On a perfect spring Friday afternoon, students in the UIW Kinesiology Department’s 16-week kayaking class headed south from campus to San Antonio’s Espada Park. The sun shone high in the sky and a light breeze made the leaves dance on the nearby trees.
This was Plan B – a two-hour kayak trip down the San Antonio River to mark the culmination of the class’ lessons and practice runs both in the UIW Natatorium pool and on the river through campus. Plan A had been a three-hour trip slated for San Marcos to Martindale like in years past, but the outfitter that normally provided the boats and support had gone out of business.
Ramon J. Montez, a senior kinesiology student, said he was disappointed at first. He’d grown up on the city’s South Side and didn’t think Espada Park would offer anything special. But, he hadn’t been back to that area for two or three years, he said. When he arrived for the trip he was struck by how much it had changed. “When we kayaked … I just went crazy,” Montez said. “I went full throttle because it’s so much fun. The adrenaline just took over, and we kept going as far as we could.”
Shortly after 1 p.m., with an audience of two ducks hanging around the riverbank, Montez and his classmates came in off the water. They took a short break, talked about the high winds and the heat of the sun before loading up the ocean kayaks and heading out. “Even though I had the idea it wouldn’t be a good time, I didn’t want to stop. I didn’t want to come in off the water,” he said.
That’s the kind of enthusiasm class instructor Scott LeBlanc ’06 MAA wants to foster. “This kayak trip is not required for the course, but we do it because it’s good for the students,” LeBlanc said. Students and colleagues said this sentiment is classic LeBlanc – he loves kayaking and has a deep commitment to the university and its students. It’s part of why he was chosen the 2017 CCVI Spirit Award recipient. The award recognizes a student and a faculty or staff member who embodies the spirit and mission of the Sisters of Charity of the Incarnate Word. “This is more than a job, it’s a place that we all come and commune in and we’re together. We’re all a family,” he said.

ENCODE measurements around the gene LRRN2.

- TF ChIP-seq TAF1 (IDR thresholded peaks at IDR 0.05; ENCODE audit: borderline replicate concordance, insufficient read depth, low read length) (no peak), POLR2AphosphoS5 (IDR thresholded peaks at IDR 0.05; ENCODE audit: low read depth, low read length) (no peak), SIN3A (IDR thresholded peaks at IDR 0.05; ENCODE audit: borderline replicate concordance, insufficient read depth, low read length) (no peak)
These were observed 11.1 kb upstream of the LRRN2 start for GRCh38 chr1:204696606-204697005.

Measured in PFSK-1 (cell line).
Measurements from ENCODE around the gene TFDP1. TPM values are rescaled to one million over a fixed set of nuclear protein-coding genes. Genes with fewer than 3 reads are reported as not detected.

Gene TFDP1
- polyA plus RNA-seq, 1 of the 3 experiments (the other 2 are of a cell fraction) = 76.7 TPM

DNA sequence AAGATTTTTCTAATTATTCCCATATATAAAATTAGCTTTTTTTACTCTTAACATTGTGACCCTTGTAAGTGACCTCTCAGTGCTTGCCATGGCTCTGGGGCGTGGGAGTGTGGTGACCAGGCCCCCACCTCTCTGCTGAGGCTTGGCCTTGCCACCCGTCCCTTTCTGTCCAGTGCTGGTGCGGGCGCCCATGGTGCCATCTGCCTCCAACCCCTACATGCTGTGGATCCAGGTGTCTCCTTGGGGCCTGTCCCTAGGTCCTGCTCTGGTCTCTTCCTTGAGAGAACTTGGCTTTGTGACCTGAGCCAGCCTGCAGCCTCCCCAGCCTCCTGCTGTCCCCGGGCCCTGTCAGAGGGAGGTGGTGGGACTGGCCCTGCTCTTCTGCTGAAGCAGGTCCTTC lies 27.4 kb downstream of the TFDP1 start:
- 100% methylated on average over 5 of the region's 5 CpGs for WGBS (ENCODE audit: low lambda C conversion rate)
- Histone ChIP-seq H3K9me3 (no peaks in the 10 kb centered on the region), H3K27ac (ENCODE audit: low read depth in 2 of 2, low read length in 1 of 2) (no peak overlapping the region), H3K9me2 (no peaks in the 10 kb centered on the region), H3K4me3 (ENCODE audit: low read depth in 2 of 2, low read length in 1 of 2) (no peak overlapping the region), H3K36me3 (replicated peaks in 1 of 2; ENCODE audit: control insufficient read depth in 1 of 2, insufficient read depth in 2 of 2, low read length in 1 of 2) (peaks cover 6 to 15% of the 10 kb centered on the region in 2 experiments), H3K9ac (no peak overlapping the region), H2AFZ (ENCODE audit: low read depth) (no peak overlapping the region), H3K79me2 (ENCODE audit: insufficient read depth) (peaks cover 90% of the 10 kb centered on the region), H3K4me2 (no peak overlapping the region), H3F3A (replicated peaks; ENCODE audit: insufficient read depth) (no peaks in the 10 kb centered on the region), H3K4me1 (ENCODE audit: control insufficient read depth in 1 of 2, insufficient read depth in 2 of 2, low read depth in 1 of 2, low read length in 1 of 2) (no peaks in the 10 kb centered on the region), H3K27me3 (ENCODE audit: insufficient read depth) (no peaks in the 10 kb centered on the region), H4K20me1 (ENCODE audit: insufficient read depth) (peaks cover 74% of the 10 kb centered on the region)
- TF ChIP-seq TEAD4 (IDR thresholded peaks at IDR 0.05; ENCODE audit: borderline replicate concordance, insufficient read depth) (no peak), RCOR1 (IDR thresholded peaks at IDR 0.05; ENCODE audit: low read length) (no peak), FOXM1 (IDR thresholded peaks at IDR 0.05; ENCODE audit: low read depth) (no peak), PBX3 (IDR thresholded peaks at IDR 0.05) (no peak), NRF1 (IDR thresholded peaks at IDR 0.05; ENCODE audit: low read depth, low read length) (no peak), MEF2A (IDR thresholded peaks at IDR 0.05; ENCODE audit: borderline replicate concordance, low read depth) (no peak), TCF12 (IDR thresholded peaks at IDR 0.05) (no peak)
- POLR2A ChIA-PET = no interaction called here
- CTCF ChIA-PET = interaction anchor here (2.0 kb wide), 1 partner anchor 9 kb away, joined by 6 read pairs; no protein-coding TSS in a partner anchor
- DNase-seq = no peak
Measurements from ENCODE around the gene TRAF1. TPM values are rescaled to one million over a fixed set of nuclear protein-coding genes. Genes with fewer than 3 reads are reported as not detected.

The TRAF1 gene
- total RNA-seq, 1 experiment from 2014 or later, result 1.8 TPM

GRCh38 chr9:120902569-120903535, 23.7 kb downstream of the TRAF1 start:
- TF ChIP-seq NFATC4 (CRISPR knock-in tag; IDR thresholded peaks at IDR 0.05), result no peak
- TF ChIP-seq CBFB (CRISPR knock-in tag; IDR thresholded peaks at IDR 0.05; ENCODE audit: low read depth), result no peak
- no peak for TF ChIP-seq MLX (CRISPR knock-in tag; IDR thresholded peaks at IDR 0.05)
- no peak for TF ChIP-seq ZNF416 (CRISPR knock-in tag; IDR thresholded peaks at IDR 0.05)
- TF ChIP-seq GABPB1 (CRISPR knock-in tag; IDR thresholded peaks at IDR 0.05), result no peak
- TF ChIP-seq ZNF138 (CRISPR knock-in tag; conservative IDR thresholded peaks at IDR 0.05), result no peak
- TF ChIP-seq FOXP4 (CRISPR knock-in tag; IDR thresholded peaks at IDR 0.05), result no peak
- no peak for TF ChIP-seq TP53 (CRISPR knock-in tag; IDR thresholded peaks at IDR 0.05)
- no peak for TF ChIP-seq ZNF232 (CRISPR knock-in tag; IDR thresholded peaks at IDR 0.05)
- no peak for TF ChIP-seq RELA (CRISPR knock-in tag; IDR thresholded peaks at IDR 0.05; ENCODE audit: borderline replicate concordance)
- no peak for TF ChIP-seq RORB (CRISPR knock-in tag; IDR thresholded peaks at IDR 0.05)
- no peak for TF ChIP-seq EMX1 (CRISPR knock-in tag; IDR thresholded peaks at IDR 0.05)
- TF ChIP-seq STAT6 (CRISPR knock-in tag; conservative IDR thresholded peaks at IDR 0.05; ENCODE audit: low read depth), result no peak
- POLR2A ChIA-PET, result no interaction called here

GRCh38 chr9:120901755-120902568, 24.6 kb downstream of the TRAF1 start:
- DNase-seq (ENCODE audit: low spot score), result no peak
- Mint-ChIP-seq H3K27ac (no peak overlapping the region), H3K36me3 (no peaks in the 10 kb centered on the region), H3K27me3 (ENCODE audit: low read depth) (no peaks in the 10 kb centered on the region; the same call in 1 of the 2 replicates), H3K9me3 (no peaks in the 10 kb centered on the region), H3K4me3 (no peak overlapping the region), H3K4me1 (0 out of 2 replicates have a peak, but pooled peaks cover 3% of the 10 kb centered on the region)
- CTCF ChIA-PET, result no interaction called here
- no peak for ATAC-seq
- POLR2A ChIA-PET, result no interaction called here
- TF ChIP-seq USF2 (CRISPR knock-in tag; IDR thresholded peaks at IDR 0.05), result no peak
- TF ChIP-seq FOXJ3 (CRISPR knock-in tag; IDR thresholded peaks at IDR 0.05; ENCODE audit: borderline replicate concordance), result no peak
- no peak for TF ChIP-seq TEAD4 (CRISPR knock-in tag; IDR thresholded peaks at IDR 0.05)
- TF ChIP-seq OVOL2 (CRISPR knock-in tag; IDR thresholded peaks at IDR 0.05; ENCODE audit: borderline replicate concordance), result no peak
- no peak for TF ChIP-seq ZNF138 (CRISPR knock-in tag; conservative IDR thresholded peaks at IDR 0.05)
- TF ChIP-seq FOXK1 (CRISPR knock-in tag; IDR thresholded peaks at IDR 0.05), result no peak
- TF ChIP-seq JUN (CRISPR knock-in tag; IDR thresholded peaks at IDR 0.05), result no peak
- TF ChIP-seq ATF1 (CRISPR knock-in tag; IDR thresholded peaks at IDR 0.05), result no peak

LeBlanc’s love of the water started at a young age growing up in New Caney, Texas. “I grew up on the river,” he said. “My dad brought us a kayak home when I was 6 and that’s when I got turned on to it.”
Students and colleagues describe LeBlanc as humble, laid-back, hard-working, patient and approachable.
Still certified as a therapeutic recreation specialist, LeBlanc is now UIW’s director of sports and wellness. In that role, he manages the daily operations of the Richard and Jane Cervera Wellness Center, the Ann Barshop Natatorium, the Sand Volleyball Court and the Henrich Center for Fencing and International Sports. He also manages the Intramural Sports and Club Sports. Outside university life, LeBlanc also works with a group called Kinetic Kids that provides recreational opportunities for young people dealing with life-altering illnesses or injuries and helped create a course for teaching adaptive kayaking.